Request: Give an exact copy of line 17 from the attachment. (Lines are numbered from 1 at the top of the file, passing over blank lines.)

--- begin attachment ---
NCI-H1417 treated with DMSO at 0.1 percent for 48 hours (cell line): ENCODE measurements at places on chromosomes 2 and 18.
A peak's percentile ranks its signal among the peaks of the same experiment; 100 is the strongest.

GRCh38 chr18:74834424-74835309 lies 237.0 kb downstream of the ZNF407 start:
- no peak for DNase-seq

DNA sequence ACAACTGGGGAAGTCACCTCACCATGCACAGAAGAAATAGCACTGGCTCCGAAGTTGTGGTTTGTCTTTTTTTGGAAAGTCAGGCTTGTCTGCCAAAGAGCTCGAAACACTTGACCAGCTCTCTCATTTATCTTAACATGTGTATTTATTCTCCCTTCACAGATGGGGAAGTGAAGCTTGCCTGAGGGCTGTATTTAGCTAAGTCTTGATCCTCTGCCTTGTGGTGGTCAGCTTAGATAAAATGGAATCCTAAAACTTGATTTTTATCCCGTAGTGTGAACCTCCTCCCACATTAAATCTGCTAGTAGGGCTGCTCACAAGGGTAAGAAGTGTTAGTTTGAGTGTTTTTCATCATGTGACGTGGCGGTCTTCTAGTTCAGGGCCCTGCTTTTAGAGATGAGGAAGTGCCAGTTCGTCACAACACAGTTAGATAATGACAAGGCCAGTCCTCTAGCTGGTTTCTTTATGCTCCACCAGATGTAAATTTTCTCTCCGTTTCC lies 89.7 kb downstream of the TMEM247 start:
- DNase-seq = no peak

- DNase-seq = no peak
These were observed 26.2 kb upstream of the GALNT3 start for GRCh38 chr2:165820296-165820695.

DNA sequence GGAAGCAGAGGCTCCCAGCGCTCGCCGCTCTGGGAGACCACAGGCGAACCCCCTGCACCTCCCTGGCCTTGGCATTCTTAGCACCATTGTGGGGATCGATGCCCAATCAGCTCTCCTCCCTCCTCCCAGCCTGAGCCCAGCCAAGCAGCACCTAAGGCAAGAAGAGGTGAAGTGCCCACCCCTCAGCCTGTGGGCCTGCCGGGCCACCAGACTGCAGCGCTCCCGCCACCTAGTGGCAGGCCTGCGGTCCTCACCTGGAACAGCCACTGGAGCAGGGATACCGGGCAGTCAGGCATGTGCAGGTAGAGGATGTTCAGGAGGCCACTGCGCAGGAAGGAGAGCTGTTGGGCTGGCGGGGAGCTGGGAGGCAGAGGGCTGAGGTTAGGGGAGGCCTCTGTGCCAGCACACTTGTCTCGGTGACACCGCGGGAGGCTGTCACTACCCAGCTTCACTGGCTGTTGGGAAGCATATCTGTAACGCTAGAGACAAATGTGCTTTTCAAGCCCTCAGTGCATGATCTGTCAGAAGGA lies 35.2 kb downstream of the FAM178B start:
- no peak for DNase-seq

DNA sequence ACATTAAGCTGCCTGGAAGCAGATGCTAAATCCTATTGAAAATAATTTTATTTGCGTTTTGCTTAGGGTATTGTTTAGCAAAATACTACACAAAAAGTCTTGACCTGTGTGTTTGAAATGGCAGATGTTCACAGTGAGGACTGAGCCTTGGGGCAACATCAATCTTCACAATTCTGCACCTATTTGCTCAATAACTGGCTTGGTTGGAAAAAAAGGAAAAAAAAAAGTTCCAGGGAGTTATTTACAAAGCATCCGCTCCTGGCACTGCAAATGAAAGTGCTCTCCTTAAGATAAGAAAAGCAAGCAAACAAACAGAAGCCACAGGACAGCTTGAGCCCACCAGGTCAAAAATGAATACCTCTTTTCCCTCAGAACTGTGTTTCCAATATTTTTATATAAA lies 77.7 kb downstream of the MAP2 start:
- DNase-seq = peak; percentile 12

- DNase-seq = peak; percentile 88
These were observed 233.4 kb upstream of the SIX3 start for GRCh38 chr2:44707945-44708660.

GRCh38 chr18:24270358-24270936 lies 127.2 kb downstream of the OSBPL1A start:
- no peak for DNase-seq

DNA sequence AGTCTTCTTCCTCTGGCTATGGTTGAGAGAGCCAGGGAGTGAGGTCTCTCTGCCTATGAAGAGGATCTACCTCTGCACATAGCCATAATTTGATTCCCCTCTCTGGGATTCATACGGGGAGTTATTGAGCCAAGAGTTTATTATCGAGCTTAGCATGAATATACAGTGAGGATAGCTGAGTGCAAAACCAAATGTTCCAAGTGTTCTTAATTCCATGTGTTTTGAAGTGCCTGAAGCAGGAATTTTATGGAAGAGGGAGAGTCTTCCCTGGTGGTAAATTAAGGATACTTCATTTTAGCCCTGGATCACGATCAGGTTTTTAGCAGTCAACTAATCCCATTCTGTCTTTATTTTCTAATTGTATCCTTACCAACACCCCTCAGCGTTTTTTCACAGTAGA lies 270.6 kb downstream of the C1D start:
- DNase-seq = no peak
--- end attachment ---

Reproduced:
DNA sequence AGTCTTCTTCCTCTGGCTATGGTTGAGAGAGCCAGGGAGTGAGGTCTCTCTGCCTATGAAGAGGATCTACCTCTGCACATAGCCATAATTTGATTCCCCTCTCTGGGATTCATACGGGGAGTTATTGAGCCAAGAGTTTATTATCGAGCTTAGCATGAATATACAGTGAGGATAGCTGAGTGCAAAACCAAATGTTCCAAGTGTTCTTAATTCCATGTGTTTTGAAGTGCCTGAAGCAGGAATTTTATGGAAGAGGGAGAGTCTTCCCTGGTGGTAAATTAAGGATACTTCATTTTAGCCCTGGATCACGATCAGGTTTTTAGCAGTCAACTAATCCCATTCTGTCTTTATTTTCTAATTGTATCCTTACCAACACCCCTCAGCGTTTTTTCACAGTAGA lies 270.6 kb downstream of the C1D start: